Select the Correct Filter Cartridge
EP Editorial Staff | October 4, 2022
No matter the application, there is an effective filter medium if you understand the options.
By Alexander Bachmann, Eaton Technologies GmbH
The finer, the better? Filtration is not quite that simple. The filter cartridge with the highest retention rate does not automatically guarantee the best filtration result. Several factors need to be considered to ensure optimal performance. With the right background knowledge, users can quickly narrow down the selection, ensuring that processes run economically and efficiently.
Whether in wastewater treatment, chemical production, or microchip factories, filtration is now a fundamental process in most industries. This is because separating solids and liquids is essential for removing unwanted particles from end or intermediate products. If the aim is to ensure a certain degree of purity, filter cartridges are used as police filters in the final filtration step.
Filtration properties for every application
Different versions of filter cartridges are available to meet needs in industrial, chemical, microelectronic, and oil and gas market segments. This means that even critical requirements that call for a high and consistent filter-medium retention efficiency can be met. When choosing the right filter cartridge, users need to consider various factors to achieve the optimal level of performance.
Some of the most important criteria include:
• Filter operating principles
• Process conditions, such as flow rate, pressure, temperature, and dynamic viscosity
• Filter material retention rate and size of particles to be removed
• Design principles and components.
From a technical point of view, filter cartridges are differentiated according to two principles: surface and depth filtration. With surface filtration, particles and solids are retained on the surface; depth filtration retains particles within the filter medium.
Retention rates of filter cartridges can range from 250 to 0.03 µm. These process conditions can have a significant impact on the performance of cartridges:
• Operating pressure determines the thickness of the filter housing shell
• Operating temperature determines the housing material (stainless steel or plastic)
• Volume flow determines housing size
• Dynamic viscosity has a direct effect on the differential pressure and, therefore, the size of the housing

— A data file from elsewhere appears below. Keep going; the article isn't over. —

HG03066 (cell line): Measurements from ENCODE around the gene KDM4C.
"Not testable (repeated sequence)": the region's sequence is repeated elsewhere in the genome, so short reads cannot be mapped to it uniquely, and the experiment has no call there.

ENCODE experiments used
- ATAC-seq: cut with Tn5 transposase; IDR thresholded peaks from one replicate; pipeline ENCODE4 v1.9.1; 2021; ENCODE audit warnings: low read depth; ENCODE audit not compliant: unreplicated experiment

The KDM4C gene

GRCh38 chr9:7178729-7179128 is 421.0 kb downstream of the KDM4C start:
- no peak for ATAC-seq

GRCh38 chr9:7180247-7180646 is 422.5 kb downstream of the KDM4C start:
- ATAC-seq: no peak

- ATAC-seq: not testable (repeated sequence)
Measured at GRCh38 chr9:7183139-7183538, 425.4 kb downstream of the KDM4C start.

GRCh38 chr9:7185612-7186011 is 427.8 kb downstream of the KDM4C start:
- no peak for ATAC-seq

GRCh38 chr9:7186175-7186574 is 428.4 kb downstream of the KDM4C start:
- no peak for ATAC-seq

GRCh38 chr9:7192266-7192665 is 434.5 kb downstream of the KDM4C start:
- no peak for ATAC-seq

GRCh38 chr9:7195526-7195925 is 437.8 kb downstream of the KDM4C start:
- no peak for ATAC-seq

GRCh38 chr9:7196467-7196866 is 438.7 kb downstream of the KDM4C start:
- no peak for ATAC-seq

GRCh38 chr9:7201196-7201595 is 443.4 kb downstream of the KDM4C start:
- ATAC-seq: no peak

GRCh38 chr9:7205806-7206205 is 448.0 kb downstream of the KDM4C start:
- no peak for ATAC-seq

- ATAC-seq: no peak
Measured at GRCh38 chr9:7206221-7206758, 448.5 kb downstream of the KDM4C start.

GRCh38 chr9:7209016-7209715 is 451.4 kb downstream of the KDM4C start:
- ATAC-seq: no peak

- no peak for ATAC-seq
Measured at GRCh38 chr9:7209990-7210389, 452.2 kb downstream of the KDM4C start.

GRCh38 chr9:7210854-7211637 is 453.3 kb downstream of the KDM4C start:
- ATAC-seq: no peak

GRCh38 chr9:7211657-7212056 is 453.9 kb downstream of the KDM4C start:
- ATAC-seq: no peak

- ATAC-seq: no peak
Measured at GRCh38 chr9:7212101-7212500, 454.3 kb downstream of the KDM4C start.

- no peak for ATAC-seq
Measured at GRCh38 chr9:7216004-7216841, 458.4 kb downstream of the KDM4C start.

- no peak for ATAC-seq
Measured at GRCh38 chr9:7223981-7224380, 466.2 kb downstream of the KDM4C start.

• Chemical compatibility has a direct effect on the choice of housing material.
The shape, concentration and composition of the particles also play an important role when selecting a suitable filter medium. Chemical and thermal compatibility also must not be overlooked.
All eyes on retention rate
Retention rate, either absolute or nominal, has a direct effect on the filtration result. Filtration may require that only specific contaminants to be removed, while contaminants that are not critical to the process or that are valuable may or must remain in the filtrate.
If all particles of a specified size need to be removed, a filter cartridge with an absolute retention rate is required. The absolute retention rate indicates the pore size of the filter medium. All particles that do not fit through the pores are reliably retained according to a retention efficiency defined under laboratory conditions. For example, an absolute retention rate of 10 μm means that particles at least 10 μm in size are retained with one pass through the filter cartridge. If 5,000 of these particles are measured in the liquid before filtration and only one particle is measured in the filtrate after filtration, the filter cartridge has achieved a beta ratio of 5000. This corresponds to a retention efficiency of 99.98%.
A nominal retention rate, on the other hand, refers to a filter cartridge that retains an undefined percentage of solid particles that are larger than the specified pore size.
Filter cartridges can be uniformly assessed according to their retention rate. The general operating principle is also always the same: A fluid flows through the filter cartridge from the outside inward, separating the particles. However, there are differences in the technology and design.
The size of the filter cartridge determines the size of the filter surface. To maximize the surface, the filter material can be pleated by folding the filter media sheets like a harmonica. The exception to this is melt-blown depth filter cartridges.